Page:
The Need for Establishing a Perfect Balance Between Confidentiality and Transparency in Commercial Arbitration - SIAR 2007-2
Dr. Mohamed Aboul-Enein is Director of the Cairo Regional Center for International Commercial Arbitration and Secretary General of The Arab Union for International Arbitration and a member of the SCC board.
Originally from: Stockholm International Arbitration Review
THE NEED FOR ESTABLISHING A PERFECT BALANCE BETWEEN CONFIDENTIALITY AND TRANSPARENCY IN COMMERCIAL ARBITRATION
Dr. Mohamed Aboul-Enein
The discussions of the UNCITRAL Committee Members in the Working Group on Arbitration, in Vienna from 11 – 15 September 2006 and in New York from 5 – 9 February 2007, reflect a growing tendency not to include a provision on confidentiality in the new version of the UNCITRAL Rules of Arbitration.
This tendency alarmed and raised concerns amongst many groups of businessmen who are involved in international trade and who do not have ways to express their voices and interests to the Committee. They see that lawyers and practitioners in the legal profession may find it easier, for their work, to be free from the obligations of confidentiality in arbitration cases, while the interests of businessmen, who are the real parties to arbitration cases, require the protection of their business secrets as long as the confidentiality does not conflict with legal and public interests.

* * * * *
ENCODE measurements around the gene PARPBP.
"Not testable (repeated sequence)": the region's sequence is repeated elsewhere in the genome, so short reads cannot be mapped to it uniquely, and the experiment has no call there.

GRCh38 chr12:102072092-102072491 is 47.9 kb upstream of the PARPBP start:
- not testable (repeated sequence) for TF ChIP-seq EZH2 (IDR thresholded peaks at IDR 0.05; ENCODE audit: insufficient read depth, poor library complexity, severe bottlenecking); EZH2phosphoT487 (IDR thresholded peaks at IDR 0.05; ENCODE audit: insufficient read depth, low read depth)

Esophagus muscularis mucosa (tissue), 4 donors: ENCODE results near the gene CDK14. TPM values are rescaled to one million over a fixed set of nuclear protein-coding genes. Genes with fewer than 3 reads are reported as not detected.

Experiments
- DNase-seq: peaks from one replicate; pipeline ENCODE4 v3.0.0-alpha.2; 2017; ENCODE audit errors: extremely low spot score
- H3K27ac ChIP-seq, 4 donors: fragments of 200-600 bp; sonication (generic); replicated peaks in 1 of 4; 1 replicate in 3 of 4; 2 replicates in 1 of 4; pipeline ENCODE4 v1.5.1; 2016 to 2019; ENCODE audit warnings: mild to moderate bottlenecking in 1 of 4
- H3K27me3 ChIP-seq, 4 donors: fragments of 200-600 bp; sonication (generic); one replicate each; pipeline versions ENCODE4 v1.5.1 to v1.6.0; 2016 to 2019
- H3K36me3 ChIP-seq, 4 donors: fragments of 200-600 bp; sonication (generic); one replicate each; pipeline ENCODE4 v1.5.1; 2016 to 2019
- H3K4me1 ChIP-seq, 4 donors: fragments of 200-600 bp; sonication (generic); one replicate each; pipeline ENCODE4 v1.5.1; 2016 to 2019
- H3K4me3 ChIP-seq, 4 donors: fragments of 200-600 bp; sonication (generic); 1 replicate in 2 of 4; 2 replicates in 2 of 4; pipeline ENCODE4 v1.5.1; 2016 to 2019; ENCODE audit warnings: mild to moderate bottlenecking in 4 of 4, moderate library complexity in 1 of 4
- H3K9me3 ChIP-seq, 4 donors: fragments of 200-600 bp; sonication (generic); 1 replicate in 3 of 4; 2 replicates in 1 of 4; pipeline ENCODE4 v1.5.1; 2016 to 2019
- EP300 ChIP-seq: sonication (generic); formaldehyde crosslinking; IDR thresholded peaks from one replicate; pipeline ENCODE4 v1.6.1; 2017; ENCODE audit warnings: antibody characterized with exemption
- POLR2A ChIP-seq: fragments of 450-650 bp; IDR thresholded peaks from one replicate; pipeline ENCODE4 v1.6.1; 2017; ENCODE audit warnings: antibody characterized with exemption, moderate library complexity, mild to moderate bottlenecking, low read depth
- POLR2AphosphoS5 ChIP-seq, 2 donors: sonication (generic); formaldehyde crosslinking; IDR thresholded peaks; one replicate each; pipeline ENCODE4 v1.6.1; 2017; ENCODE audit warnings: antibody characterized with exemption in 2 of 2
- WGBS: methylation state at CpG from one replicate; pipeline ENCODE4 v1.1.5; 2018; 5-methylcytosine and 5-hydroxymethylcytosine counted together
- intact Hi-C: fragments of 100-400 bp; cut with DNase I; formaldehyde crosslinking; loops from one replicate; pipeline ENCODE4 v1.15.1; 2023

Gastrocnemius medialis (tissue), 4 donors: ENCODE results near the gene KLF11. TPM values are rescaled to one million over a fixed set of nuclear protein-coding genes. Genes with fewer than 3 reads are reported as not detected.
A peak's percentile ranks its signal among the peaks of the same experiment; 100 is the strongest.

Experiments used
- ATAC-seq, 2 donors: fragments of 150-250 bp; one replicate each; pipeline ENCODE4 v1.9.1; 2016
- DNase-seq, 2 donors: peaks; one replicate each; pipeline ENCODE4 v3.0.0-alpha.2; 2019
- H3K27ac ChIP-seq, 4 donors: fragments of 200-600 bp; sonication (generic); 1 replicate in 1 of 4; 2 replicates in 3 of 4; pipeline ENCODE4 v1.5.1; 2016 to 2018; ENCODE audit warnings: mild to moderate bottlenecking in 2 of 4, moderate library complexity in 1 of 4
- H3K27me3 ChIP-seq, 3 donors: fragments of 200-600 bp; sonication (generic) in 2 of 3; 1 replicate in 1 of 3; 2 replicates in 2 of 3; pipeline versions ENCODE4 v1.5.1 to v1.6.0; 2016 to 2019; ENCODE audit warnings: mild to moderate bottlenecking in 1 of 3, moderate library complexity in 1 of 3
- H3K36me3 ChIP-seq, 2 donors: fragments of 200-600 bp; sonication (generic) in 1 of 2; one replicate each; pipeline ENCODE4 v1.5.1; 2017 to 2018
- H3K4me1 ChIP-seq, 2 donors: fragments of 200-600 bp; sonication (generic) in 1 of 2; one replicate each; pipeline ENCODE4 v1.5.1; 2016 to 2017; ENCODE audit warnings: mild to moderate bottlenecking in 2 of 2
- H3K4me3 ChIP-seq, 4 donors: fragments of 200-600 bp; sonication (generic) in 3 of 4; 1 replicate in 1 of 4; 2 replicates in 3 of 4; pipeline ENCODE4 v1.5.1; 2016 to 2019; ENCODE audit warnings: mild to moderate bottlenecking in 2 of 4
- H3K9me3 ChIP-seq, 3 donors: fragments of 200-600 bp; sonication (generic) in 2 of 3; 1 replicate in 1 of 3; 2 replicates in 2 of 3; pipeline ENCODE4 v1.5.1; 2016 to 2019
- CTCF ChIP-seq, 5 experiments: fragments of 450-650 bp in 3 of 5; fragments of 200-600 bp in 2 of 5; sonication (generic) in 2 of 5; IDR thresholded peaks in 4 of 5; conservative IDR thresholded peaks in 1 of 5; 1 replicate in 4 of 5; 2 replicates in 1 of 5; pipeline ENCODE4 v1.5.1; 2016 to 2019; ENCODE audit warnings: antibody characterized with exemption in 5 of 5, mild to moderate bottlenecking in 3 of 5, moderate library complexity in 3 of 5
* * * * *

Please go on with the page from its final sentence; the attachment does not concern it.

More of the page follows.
1. The Origins and Sources of Confidentiality in Arbitration:
Confidentiality is not secured in litigation, but may be generally secured in the arbitral process.
It is generally accepted that parties, when faced with disputes, deem the confidentiality of arbitration to be an important factor in favoring their choice of arbitration. Indeed, authorities on the subject of arbitration usually consider the confidentiality of the arbitral process to be one of the advantages of arbitration. Some authorities deem it to be a fundamental characteristic of international commercial arbitration. A former Secretary General of the ICC noticed that users of arbitration place the highest value upon confidentiality as a fundamental characteristic of international commercial arbitration.